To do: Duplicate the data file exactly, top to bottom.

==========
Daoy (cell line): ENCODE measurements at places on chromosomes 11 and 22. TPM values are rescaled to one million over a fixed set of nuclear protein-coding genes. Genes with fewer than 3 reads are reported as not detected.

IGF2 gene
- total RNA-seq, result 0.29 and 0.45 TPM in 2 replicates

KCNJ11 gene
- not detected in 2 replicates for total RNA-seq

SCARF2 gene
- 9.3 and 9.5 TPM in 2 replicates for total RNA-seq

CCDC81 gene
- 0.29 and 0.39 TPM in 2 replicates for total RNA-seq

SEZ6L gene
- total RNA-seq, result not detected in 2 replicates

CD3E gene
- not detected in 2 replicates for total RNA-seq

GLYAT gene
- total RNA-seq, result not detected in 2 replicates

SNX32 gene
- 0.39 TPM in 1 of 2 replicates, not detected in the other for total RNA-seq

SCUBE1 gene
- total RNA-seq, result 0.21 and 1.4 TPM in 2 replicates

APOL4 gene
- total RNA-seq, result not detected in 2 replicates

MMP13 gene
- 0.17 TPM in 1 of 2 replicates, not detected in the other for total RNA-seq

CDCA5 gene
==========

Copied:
Daoy (cell line): ENCODE measurements at places on chromosomes 11 and 22. TPM values are rescaled to one million over a fixed set of nuclear protein-coding genes. Genes with fewer than 3 reads are reported as not detected.

IGF2 gene
- total RNA-seq, result 0.29 and 0.45 TPM in 2 replicates

KCNJ11 gene
- not detected in 2 replicates for total RNA-seq

SCARF2 gene
- 9.3 and 9.5 TPM in 2 replicates for total RNA-seq

CCDC81 gene
- 0.29 and 0.39 TPM in 2 replicates for total RNA-seq

SEZ6L gene
- total RNA-seq, result not detected in 2 replicates

CD3E gene
- not detected in 2 replicates for total RNA-seq

GLYAT gene
- total RNA-seq, result not detected in 2 replicates

SNX32 gene
- 0.39 TPM in 1 of 2 replicates, not detected in the other for total RNA-seq

SCUBE1 gene
- total RNA-seq, result 0.21 and 1.4 TPM in 2 replicates

APOL4 gene
- total RNA-seq, result not detected in 2 replicates

MMP13 gene
- 0.17 TPM in 1 of 2 replicates, not detected in the other for total RNA-seq

CDCA5 gene